Bringing America Back: Michigan stay-at-home order battle and more to know

A judge backed Michigan's order, then protesters stormed the state capitol.

May 1, 2020, 5:09 AM

Bringing America Back is an ABC News feature that highlights the day's top stories in economic recovery and medical preparedness amid the coronavirus pandemic. These stories delve into the key steps America is taking -- or needs to take. Stay on top of the latest developments regarding states' social distancing measures, advancements in the treatment of COVID-19 and more.

PHOTO: Armed protesters take part in an "American Patriot Rally," April 30, 2020, on the steps of the Michigan State Capitol in Lansing, Mich.
Armed protesters take part in an "American Patriot Rally," April 30, 2020, on the steps of the Michigan State Capitol in Lansing, Mich.
Jeff Kowalsky/AFP via Getty Images

'Michigan judge sides with governor in lawsuit over coronavirus shelter-in-place order'

It was a battle over Michigan's stay-at-home order this week. A judge ruled against five Michigan residents on Wednesday who said Gov. Gretchen Whitmer's order infringed on their rights. A preliminary injunction of the governor's order "would not serve the public interest, despite the temporary harm to plaintiffs’ constitutional rights," the Michigan judge said. Then on Thursday, protestors -- some armed -- spilled into the state Capitol building demanding an end to the stay-at-home order, which remains in effect until May 15.

'Humanitarian organizations issue guidelines on reopening schools amid COVID-19'

School closures amid the coronavirus pandemic impact nearly 1.3 billion students across the globe. Several global humanitarian organizations offered their guidance Thursday on how schools could go about reopening when it is safe to do so, noting that the ongoing closures could be detrimental to students' "safety, wellbeing and learning."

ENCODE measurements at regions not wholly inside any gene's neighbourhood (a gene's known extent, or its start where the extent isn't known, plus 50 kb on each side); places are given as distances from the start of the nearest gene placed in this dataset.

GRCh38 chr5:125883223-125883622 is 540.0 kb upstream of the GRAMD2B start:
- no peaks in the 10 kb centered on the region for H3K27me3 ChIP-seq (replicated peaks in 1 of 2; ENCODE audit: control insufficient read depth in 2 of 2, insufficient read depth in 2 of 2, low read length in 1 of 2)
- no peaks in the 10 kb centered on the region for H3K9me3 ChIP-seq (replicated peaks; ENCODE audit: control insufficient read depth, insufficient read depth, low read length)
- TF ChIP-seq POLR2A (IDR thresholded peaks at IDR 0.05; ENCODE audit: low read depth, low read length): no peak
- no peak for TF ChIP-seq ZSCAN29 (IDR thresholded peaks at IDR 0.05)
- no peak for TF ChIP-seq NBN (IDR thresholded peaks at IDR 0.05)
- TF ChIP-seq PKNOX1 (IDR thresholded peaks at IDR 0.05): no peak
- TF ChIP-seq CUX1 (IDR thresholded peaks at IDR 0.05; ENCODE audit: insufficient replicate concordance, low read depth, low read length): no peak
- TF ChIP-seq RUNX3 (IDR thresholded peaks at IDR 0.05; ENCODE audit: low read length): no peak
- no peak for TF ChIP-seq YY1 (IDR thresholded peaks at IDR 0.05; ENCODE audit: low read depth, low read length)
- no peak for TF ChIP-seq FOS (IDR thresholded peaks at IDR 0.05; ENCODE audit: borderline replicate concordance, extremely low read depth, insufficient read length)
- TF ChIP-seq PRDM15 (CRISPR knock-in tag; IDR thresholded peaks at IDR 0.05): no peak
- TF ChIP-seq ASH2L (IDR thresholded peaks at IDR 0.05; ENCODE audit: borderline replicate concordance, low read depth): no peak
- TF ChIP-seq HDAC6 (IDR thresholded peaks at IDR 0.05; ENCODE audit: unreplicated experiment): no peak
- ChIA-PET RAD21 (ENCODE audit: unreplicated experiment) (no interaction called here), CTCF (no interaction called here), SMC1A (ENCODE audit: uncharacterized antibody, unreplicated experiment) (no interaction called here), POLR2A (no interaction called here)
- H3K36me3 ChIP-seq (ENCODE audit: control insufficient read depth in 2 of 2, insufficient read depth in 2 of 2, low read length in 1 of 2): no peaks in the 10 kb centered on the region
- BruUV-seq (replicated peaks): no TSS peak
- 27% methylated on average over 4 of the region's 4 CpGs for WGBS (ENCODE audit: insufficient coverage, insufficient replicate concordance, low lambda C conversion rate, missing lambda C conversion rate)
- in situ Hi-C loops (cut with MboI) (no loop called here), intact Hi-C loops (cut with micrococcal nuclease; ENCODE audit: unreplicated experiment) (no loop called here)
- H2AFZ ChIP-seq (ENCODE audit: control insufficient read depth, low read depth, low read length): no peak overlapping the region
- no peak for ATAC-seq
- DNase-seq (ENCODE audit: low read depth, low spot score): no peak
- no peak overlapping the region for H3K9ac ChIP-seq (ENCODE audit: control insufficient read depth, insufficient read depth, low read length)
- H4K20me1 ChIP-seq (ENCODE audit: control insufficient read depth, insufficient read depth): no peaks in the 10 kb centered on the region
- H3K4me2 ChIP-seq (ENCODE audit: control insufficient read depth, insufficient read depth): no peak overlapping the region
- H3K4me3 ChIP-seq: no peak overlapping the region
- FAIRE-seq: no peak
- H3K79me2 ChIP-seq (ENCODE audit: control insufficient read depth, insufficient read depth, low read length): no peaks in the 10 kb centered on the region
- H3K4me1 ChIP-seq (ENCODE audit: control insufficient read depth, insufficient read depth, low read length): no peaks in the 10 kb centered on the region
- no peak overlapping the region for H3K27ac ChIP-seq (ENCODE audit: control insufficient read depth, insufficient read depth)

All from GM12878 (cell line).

'For tribes, casinos fund what the government doesn't. Now, they're closed.'

Among the nearly 1,000 casinos that have closed in the U.S. during the pandemic, more than half are on Native American land. When the businesses were left out of the first round of the federal government's Paycheck Protection Program, it was "doubly whammy," tribal leaders said. Now, those that can apply for the second round of PPP are finding themselves at the back of the line.

'Luxury hotels benefited from PPP loans. So did the investment trusts that own them'

Here's a different PPP story. A real estate investment trust (REIT) that owns 117 hotels also applied for loans through PPP. It was granted more than $38 million so far. The company that oversees the REIT also applied for PPP loans; it received $13 million. This is a look at how and why that happened.

'The impact of COVID-19 on infant and childcare, beyond missed vaccinations'

Parents fearful of their children contracting COVID-19 are missing doctor's appointments -- and subsequently vaccinations for preventable diseases like pertussis and measles. But vaccines aren't the only thing pediatricians are worried about. Screenings for developmental delays, depression and anxiety are also being missed.

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